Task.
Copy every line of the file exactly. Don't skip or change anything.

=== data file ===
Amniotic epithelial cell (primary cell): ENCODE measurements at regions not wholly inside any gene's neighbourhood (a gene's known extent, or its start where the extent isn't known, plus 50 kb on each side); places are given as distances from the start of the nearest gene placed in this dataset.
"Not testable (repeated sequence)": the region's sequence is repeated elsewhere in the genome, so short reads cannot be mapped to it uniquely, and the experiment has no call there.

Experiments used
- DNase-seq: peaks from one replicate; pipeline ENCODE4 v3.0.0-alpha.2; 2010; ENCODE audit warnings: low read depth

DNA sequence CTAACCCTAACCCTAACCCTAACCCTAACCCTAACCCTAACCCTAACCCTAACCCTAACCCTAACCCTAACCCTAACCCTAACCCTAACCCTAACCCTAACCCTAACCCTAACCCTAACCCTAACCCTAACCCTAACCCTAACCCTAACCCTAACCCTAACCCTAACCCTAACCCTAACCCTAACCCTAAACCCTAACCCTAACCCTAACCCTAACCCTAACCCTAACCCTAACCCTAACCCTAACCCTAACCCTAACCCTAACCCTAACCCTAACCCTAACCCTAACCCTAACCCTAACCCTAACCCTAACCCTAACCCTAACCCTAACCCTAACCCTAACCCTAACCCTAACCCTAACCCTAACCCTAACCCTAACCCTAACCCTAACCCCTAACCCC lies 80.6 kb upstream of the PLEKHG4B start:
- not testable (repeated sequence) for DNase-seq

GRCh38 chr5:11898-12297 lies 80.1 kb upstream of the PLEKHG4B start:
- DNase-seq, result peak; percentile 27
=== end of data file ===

Amniotic epithelial cell (primary cell): ENCODE measurements at regions not wholly inside any gene's neighbourhood (a gene's known extent, or its start where the extent isn't known, plus 50 kb on each side); places are given as distances from the start of the nearest gene placed in this dataset.
"Not testable (repeated sequence)": the region's sequence is repeated elsewhere in the genome, so short reads cannot be mapped to it uniquely, and the experiment has no call there.

Experiments used
- DNase-seq: peaks from one replicate; pipeline ENCODE4 v3.0.0-alpha.2; 2010; ENCODE audit warnings: low read depth

DNA sequence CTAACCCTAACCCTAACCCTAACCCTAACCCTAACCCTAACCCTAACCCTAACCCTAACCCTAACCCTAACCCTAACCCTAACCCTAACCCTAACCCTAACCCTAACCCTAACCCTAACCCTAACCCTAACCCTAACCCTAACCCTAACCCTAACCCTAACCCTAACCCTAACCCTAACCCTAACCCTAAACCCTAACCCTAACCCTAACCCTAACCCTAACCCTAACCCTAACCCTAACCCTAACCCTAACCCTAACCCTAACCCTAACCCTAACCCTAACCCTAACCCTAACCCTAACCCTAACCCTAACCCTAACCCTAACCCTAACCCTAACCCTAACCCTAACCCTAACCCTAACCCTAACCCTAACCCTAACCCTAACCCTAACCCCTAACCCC lies 80.6 kb upstream of the PLEKHG4B start:
- not testable (repeated sequence) for DNase-seq

GRCh38 chr5:11898-12297 lies 80.1 kb upstream of the PLEKHG4B start:
- DNase-seq, result peak; percentile 27